Guide to Las Palmas in Gran Canaria, Spain - Best Things to Do, Cost of Living and Much More
By Michelle Thompson
The island of Gran Canaria offers all the benefits of living in mainland Spain, as well as the appeal of hot weather and an island destination. This location is perfect for anyone who loves spending time in the outdoors. Gran Canaria, the third largest of the Canary Islands, has so much to offer when it comes to its natural landscapes, you’ll love planning day trips around the island.
Gran Canaria is located in the Atlantic Ocean, about 62 miles from the coast of Africa. The island is around 31 square miles and has a maximum elevation of 6,417 feet thanks to two majestic mountains: Morro de la Agujereada and Pico de las Nieves. The largest of its cities, Las Palmas, has a population of 381,223. Gran Canaria mostly sits on top of mountainous areas made of volcanic rock and lush forests. The island has many beautiful beaches accessible along its coastlines, such as Playa de Maspalomas, Playa de Amadores, and Playa Tiritaña.
There are also several awe-inspiring rock formations and protected landscapes in and around the island. Roque Nublo, located in the municipality of Tejeda, has historic significance for local residents. Produced by a volcano and sitting at 262 feet high, it is one of the highest points on Gran Canaria and one of the tallest natural cliffs in the world. Roque Nublo is a sacred site for Indigenous communities on the island and is accessible by a 1.9-mile hike.
The Canary Islands were conquered by the Spanish in the year 1483 during the expansion of Spain into the new world. Las Palmas de Gran Canaria and the port city of Santa Cruz de Tenerife on the neighboring island of Tenerife are now joint capitals of the Canary Islands. Politically, the Canary Islands are considered autonomous communities, but residents recognize the constitution and laws of Spain. This way of governing was set up as a way of ensuring limited autonomy for some nationalities and regions in the country.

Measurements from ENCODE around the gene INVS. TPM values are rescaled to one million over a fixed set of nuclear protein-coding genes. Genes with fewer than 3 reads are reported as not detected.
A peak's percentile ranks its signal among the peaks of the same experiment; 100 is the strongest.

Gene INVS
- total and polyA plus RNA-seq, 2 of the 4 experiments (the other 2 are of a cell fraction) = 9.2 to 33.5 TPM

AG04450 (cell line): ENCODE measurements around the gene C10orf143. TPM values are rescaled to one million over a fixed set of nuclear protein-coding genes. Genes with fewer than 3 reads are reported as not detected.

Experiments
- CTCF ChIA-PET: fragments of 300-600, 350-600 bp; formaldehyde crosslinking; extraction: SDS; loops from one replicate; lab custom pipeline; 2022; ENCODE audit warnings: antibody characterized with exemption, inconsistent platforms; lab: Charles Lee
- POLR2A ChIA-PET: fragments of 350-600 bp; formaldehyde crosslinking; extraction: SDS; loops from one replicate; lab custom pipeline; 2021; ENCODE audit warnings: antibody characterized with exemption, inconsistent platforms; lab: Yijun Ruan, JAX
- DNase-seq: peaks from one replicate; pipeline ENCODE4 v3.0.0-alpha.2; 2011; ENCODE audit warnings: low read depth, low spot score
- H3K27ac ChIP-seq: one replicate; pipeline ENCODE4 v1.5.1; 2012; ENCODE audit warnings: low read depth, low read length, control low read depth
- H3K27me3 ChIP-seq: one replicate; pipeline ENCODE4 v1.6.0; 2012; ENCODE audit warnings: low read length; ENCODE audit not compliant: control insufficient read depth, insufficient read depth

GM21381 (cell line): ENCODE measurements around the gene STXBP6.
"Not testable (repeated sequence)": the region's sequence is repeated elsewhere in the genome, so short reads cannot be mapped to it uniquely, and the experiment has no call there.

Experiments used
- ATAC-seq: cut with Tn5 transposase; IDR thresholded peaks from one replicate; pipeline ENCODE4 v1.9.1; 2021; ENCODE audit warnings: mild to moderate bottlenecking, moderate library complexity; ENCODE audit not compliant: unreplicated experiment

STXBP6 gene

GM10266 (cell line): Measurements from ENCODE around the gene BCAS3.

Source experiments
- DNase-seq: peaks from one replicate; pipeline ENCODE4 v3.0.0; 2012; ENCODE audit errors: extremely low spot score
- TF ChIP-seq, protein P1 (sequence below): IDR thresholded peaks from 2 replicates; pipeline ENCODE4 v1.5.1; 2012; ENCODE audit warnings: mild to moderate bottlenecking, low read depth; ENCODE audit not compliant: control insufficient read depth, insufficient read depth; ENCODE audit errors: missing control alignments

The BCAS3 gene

Agriculture was historically a big part of Gran Canaria’s economy, which focused on the production of sugarcane and grain on colonial plantations. However, today the island relies heavily on the tourism industry, with 80% of its income generated by national and global visitors.
Retire in Gran Canaria
Generally speaking, the Canary Islands have amazing weather and an affordable cost of living. While Gran Canaria and neighboring Tenerife are popular tourist destinations, they are also home to a large expat community. The largest groups include Spanish citizens from the mainland, citizens from the U.K., and Germans.
The climate in Gran Canaria is desert-like, with a low amount of annual precipitation. The weather is warm in spring, summer, and autumn. Winters are mild, with temperatures averaging between 59 F and 69 F. On average, temperature highs reach around 81 F. The annual rainfall averages around nine inches a year with the highest mountains seeing a bit of snow between October and June.
Gran Canaria has well-maintained, modern roads and a good public transportation system, making it easy for people to get around the entire island. Las Palmas has the Gran Canaria Airport which takes travelers to and from Morocco, Mauritania, Senegal, Cape Verde, and Spain. As well, the city has a system of public buses called guaguas. Taxi service is also readily available to residents. You can catch the weekly ferry from Las Palmas to Cadiz, Spain, but the journey is around 40 hours long.
There are over 258 square miles of protected land on the island. These protected natural areas include eight nature reserves such as Inagua and Barranco Oscuro. They also feature four parks, mainly located in rural areas. These parks, Tamadaba, Pilancones, Doramas, and Nublo, have experienced deforestation over the years, and local governments have developed reforestation programs in recent decades to address the problem. That said, they are very popular with locals and visitors who enjoy spending time in nature.
Lifestyle in Gran Canaria
Because of its beautiful landscapes, beaches, and sand dunes, as well as its greenery and picturesque villages, Gran Canaria is considered a biosphere reserve and has protected status with UNESCO. The island receives more than 3.6 million tourists a year. This means many of the seaside towns are usually bustling with life.